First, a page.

On Tuesday, May 15, the General Assembly Hall at the United Nations Headquarters was filled to capacity as a diverse audience turned out to support the 2012 Annual Gala Concert in support of a permanent memorial to the victims of slavery and the transatlantic slave trade.Under the auspices of Raymond Wolfe, permanent Representative of Jamaica to the United Nations and Chairman of the Permanent Memorial Committee, the evening’s festivities featured a stellar line up of performers who span the globe.The host for the evening was April Sutton of BET.Acting head of the Department of Public Information, Maher Nasser opened the evening and welcomed everyone for coming out in such large numbers to support a very important initiative.He introduced Nassir Abdulaziz Al-Nasser, president of the 66th Session of the United Nations General Assembly. President Al-Nasser spoke of the power of music and the importance of the evening’s presentation.He encouraged everyone, those in the audience and those watching around the world via the online feed, to seriously support the effort to erect a permanent memorial to the victims of slavery and the transatlantic slave trade, “as a powerful reminder of the human spirit.” Ban Ki-Moon, secretary general of the United Nations appeared via a special video message where he echoed the sentiments of Al-Nasser and went on to quote Bob Marley imploring that “we must get up and stand up for our rights!” thunderous applause The audience erupted in a thunderous applause which led the way for Raymond Wolfe who said he was “very happy to see that the Secretary General knew the words of Bob Marley’s song.” Wolfe spoke passionately about the project that he spearheads and pointed out that he is, “humbled by this daunting task to be the chairperson of the Slavery Memorial.” However, Wolfe reminded that, “the past is not so far behind us and the permanent memorial should stand as a stark reminder of our history and to ensure that it never happens again.” He received further applause when he proclaimed that, “We must eradicate bigotry and racism we are all one children under GOD.” It was in 2007 that the UN General Secretary marked the bicentennial of the abolition of the transatlantic slave trade and created what has become an annual observance which is devoted to remembering slavery and its victims.It has been estimated that over a period of more than 400 years between 15 to 20 million Africans were uprooted from their homes and sold as slaves.It is in honor of this immense tragedy and human suffering that a permanent memorial is being erected.The International Day of Remembrance of the Victims of Slavery and the Transatlantic Slave Trade is observed each year on March 25.This year’s theme is “Honoring the Heroes, Resisters and Survivors.” Various activities are carried out throughout the year to recognise those who resisted against enslavement and to honor those who fought and continue to fight against the lingering consequences of bigotry, racism and prejudice that continue to plague our societies.The 2012 Annual Gala Concert is one such activity.The star-studded evening highlighted performers from across various genres representing a wide crosssection of society from Africa, to Canada to Haiti to Jamaica.The angelic voice of Haitian Rachelle Jeanty, an accomplished singer and backing vocalist for Celine Dion stirred emotions deep within the soul.Her rendition of the Simon and Garfunkel’s 1969 classic, Bridge Over Troubled Waters was apropos as an opening tribute to the spirit of the ancestors.Up next was the dynamic Mbaye Dieye Faye and Sing Sing Rhythm ensemble of Senegal.Mbaye is well known as Yousou N’Dour’s bandleader and is an internationally known singer and musician in his own right.Many hail him as one of the best percussionist in Senegal.He and his group shared an exciting blend of indigenous music from Senegal known as Mbalax which is a combination of traditional group percussion and synchronized dancing.With 11 men on stage using sticks and their hands to beat the drums and three dancers flailing all over the stage, the excitement was infectious.He and his group interacted well with the audience as he engaged in the traditional call and response which caused those in the audience to sing along while clapping and dancing.His was a very energetic and delightful set.workshops When the US-based contemporary hip hop band Chen Lo and the Lo Frequency took the stage, the audience was ready for their unique sound which is a fusion of live instrumentation with electronic hip hop elements.It soon became obvious why the US State Department recently sponsored a 10-country tour where the band performed and conducted workshops.Their set was high energy hip hop, “funkified” with smooth that had a jazzy feel.The audience loved them and showed their appreciation.As the stage was being set up for the final performance by Third World, there was a presentation by Dr.Sheila Walker on Slavery and the Transatlantic SlaveTrade.Dr.Walker, a cultural anthropologist and Executive Director of Afrodiaspora Inc.made a presentation that was quite engaging and informative.She provided a brief history lesson which was supported by video clips shown on the two large over head screens. She told a story of the African resistance to being enslaved telling of revolts at sea and on land and spoke of the Africans who rebelled and set up enclaves in places like Ecuador, Mexico, and Colombia.She spoke of the fighting spirit of the Africans who refused to be enslaved and closed out her presentation by paying homage to Jamaica’s Nanny of the Maroons.Finally it was time for Third World and before they could take the stage, the audience erupted in spontaneous harmony, singing Now That We Found Love to everyone’s delight.Jamaica’s reggae ambassadors did not disappoint.The ten-time Grammy-nominated group opened with Spirit Lives a song which pays homage to the ancestors and heroes like Marcus Garvey.It quickly became a sing-along with the audience and Third World certainly had a good time entertaining.When Cat Coore took his cello and delved into a rendition of Bob Marley’s Redemption Song, the audience began singing along. chorus of voices It was that kind of night.Lead singer, Bunny Rugs introduced the popular 1865 which many refer to as 96 Degrees in the shade.He informed the audience that, “This song is not about the temperature in Jamaica, no, it’s about what happened in 1865 when they hung Paul Bogle.” There was a chorus of voices singing the words of the song and everyone could feel the powerful spirit of the music emanating throughout the General Assembly Hall.People were standing up dancing and singing, clapping and just feeling good about being there.The finale was spectacular.Joining Third World on stage as they sang, the anthemic, Now That We Found Love written by Stevie Wonder, were all the previous performers.It was absolutely an awe-inspiring tribute to the ancestors.Host April Sutton encouraged folks who were watching at home and those in the audience to support the permanent memorial by making a financial contribution.She encouraged them to complete the pledge form and visit the website to make their contributions.The evening titled, “Come Celebrate The Musical Heritage of The Diaspora” was a wonderful tribute to the spirit of the ancestors and a fitting way to mark the occasion of remembering slavery and the need for erecting a permanent memorial.Jamaica’s newly appointed Consul General to New York, Herman Lamont was spotted among the many dignitaries having a good time in the audience.For further information on the permanent memorial visit www.unslaverymemorial.org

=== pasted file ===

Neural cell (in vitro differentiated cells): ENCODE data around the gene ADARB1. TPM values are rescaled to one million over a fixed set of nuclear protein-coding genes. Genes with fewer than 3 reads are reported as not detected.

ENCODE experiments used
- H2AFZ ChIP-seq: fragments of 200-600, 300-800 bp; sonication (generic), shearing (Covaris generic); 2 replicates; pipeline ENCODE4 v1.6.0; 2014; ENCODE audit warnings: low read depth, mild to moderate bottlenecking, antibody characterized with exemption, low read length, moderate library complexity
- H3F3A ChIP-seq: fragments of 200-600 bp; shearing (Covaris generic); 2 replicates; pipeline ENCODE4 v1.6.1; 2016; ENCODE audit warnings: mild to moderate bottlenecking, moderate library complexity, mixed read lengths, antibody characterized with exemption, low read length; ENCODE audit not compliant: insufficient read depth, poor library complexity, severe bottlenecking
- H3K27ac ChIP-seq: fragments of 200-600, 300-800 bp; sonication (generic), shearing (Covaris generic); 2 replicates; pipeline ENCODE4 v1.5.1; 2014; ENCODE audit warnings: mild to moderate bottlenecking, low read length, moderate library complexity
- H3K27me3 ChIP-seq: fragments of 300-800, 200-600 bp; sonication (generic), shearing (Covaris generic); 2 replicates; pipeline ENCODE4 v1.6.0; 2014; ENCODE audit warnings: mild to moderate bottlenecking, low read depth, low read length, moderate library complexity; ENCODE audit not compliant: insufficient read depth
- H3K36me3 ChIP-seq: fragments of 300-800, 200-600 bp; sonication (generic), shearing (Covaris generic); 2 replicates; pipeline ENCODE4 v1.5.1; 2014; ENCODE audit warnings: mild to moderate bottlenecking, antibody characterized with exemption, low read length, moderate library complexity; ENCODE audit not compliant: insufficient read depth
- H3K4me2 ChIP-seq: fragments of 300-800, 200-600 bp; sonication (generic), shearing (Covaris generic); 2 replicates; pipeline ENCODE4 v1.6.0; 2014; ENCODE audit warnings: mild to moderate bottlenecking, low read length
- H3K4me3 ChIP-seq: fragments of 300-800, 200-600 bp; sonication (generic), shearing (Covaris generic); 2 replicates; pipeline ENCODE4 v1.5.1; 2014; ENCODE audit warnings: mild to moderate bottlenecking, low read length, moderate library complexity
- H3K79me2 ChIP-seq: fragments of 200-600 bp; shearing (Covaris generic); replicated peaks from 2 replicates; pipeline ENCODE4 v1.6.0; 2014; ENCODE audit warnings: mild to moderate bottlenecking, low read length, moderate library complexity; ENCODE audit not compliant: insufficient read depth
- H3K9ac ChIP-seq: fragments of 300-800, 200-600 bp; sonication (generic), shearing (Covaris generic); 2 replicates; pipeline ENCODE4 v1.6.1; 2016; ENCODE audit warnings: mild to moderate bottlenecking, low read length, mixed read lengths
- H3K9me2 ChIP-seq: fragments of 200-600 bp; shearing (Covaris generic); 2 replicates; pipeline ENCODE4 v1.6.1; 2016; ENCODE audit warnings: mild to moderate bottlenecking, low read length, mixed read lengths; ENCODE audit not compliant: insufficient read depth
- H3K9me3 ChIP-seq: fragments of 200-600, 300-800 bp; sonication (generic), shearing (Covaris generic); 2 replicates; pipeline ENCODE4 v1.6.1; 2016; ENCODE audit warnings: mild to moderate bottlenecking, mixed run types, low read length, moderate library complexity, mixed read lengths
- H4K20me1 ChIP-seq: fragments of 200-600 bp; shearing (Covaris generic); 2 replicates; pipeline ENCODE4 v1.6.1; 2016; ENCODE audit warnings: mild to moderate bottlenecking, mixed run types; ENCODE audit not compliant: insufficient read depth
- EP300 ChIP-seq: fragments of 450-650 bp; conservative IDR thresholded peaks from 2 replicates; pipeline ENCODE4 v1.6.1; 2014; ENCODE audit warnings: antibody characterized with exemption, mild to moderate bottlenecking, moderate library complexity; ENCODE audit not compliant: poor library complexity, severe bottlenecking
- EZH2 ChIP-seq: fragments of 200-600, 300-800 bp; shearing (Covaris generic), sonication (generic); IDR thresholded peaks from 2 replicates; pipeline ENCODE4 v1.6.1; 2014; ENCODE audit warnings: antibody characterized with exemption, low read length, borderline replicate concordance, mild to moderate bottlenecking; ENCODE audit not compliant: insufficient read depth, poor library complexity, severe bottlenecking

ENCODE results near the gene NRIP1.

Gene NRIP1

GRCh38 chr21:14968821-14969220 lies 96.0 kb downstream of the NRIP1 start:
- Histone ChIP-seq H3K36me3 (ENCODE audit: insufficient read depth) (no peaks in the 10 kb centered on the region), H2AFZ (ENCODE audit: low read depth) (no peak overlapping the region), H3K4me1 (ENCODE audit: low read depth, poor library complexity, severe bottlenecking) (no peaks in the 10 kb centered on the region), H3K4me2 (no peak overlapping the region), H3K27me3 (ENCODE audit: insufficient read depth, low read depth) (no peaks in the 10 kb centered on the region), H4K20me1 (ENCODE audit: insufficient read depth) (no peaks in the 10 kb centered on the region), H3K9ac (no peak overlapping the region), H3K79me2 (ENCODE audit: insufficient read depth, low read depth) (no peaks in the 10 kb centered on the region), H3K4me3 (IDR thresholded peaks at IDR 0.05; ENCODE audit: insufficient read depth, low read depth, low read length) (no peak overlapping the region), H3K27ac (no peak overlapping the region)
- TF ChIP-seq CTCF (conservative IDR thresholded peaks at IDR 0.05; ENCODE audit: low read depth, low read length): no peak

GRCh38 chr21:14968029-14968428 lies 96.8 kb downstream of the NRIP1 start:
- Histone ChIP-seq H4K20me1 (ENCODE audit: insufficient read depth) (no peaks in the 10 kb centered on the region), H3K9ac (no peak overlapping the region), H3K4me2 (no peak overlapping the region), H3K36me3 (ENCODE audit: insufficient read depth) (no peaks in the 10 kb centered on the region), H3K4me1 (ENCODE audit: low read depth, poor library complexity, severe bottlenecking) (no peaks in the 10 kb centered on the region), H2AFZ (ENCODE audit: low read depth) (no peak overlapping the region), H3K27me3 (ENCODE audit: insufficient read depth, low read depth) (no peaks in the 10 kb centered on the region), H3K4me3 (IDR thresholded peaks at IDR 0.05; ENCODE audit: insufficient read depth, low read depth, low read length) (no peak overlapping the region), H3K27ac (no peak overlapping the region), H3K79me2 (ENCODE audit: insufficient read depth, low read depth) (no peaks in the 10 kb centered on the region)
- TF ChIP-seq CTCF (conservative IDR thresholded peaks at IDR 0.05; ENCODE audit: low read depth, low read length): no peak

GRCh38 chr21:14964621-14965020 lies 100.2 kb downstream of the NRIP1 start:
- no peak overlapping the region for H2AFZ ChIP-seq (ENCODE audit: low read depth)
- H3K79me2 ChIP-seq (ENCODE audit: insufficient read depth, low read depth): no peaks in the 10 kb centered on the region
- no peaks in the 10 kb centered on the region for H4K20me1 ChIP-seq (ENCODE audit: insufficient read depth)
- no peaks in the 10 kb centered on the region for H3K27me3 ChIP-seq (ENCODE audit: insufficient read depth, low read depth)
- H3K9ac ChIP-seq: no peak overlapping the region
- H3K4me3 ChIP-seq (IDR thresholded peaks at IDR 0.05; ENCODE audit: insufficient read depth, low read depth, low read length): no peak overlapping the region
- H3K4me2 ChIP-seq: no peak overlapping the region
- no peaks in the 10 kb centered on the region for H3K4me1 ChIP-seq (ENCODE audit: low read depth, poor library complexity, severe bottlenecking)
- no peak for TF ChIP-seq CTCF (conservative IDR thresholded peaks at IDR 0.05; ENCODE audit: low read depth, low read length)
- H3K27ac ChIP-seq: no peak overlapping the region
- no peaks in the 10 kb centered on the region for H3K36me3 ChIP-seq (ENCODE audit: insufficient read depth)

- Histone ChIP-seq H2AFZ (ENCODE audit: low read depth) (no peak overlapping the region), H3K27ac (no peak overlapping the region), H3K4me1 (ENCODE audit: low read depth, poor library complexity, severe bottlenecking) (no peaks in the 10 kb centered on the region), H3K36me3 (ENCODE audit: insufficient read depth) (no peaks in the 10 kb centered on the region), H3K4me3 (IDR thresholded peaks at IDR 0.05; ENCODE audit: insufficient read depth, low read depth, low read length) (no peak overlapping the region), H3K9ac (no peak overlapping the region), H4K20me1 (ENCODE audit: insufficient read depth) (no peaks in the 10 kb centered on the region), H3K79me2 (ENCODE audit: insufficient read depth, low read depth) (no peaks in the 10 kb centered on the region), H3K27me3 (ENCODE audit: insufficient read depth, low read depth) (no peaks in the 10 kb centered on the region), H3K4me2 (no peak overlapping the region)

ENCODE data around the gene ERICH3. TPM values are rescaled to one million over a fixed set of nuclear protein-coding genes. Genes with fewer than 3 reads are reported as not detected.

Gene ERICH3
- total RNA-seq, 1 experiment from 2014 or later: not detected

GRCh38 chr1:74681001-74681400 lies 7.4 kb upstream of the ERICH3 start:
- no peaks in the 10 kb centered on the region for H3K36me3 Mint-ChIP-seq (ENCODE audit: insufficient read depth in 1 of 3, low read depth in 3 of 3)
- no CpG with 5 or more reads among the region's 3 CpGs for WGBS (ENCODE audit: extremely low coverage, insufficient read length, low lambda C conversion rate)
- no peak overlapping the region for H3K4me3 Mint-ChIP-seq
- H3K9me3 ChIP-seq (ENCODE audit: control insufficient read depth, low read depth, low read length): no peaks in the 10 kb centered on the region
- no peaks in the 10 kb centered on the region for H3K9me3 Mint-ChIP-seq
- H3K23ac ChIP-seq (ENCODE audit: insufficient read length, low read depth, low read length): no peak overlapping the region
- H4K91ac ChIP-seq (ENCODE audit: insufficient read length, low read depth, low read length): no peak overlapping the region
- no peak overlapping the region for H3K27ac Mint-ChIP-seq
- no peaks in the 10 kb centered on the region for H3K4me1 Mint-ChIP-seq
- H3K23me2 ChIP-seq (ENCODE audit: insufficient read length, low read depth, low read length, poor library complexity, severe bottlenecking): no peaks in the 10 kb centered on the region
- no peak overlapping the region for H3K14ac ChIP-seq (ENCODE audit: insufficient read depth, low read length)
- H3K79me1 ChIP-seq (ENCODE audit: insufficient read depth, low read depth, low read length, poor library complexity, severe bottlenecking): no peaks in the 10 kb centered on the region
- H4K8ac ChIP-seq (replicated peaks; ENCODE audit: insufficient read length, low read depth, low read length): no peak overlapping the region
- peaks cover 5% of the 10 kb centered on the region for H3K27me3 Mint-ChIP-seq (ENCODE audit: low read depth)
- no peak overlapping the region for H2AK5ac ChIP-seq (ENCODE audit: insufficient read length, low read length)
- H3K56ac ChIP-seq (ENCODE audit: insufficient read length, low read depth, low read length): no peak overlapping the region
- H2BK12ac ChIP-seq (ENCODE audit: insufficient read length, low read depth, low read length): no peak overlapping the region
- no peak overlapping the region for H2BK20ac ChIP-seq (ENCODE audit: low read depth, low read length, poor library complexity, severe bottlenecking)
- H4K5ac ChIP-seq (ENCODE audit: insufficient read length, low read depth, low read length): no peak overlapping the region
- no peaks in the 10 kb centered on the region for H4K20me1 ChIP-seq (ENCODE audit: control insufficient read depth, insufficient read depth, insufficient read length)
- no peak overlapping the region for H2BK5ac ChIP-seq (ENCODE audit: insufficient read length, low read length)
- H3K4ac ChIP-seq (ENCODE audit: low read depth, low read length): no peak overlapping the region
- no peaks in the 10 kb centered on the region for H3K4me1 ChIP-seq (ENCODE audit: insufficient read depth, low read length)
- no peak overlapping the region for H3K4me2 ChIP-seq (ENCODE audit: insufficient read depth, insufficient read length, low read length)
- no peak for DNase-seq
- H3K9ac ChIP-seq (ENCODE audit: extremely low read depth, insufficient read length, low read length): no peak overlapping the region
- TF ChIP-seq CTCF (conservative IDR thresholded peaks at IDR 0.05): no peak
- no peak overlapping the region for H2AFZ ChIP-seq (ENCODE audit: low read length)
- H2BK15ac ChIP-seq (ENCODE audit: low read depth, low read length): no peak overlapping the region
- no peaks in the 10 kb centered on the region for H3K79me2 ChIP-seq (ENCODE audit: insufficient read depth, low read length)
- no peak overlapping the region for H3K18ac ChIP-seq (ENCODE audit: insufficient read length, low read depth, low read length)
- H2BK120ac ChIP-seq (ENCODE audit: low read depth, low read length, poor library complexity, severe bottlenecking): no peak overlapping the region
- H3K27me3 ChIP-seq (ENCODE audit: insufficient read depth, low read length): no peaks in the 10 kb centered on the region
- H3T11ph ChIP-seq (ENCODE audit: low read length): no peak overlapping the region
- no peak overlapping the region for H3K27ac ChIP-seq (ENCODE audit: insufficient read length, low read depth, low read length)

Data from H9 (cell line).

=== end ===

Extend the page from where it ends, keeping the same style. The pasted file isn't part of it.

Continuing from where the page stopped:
Re-printed with kind permission from the Jamaica Gleaner